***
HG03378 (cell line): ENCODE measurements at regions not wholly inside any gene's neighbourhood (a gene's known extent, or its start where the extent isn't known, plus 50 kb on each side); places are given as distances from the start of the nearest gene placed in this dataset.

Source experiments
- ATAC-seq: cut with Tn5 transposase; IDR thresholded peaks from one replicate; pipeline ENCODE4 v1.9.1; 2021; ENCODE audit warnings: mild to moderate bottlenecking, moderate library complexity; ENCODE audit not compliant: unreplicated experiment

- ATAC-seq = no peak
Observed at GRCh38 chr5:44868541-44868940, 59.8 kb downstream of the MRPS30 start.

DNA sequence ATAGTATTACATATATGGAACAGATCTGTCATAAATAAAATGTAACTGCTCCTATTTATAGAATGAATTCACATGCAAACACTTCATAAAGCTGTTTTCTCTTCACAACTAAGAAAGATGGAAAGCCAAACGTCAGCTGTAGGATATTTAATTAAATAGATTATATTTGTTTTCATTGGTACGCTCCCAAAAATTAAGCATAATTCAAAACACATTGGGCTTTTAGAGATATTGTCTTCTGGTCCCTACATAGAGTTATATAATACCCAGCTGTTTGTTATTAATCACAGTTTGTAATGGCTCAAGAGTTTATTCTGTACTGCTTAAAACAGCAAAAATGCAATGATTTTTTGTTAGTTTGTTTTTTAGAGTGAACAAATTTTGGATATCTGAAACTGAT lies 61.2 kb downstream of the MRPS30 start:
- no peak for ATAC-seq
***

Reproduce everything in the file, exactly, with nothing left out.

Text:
HG03378 (cell line): ENCODE measurements at regions not wholly inside any gene's neighbourhood (a gene's known extent, or its start where the extent isn't known, plus 50 kb on each side); places are given as distances from the start of the nearest gene placed in this dataset.

Source experiments
- ATAC-seq: cut with Tn5 transposase; IDR thresholded peaks from one replicate; pipeline ENCODE4 v1.9.1; 2021; ENCODE audit warnings: mild to moderate bottlenecking, moderate library complexity; ENCODE audit not compliant: unreplicated experiment

- ATAC-seq = no peak
Observed at GRCh38 chr5:44868541-44868940, 59.8 kb downstream of the MRPS30 start.

DNA sequence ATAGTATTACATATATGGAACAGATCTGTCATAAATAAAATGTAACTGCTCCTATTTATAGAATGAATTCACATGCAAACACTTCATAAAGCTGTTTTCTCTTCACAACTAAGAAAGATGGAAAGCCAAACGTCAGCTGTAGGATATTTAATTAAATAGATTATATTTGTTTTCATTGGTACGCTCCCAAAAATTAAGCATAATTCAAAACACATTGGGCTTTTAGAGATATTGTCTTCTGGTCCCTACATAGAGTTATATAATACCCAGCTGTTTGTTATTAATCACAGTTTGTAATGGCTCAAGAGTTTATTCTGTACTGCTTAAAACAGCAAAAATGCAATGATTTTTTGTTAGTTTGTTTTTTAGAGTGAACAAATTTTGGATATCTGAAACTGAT lies 61.2 kb downstream of the MRPS30 start:
- no peak for ATAC-seq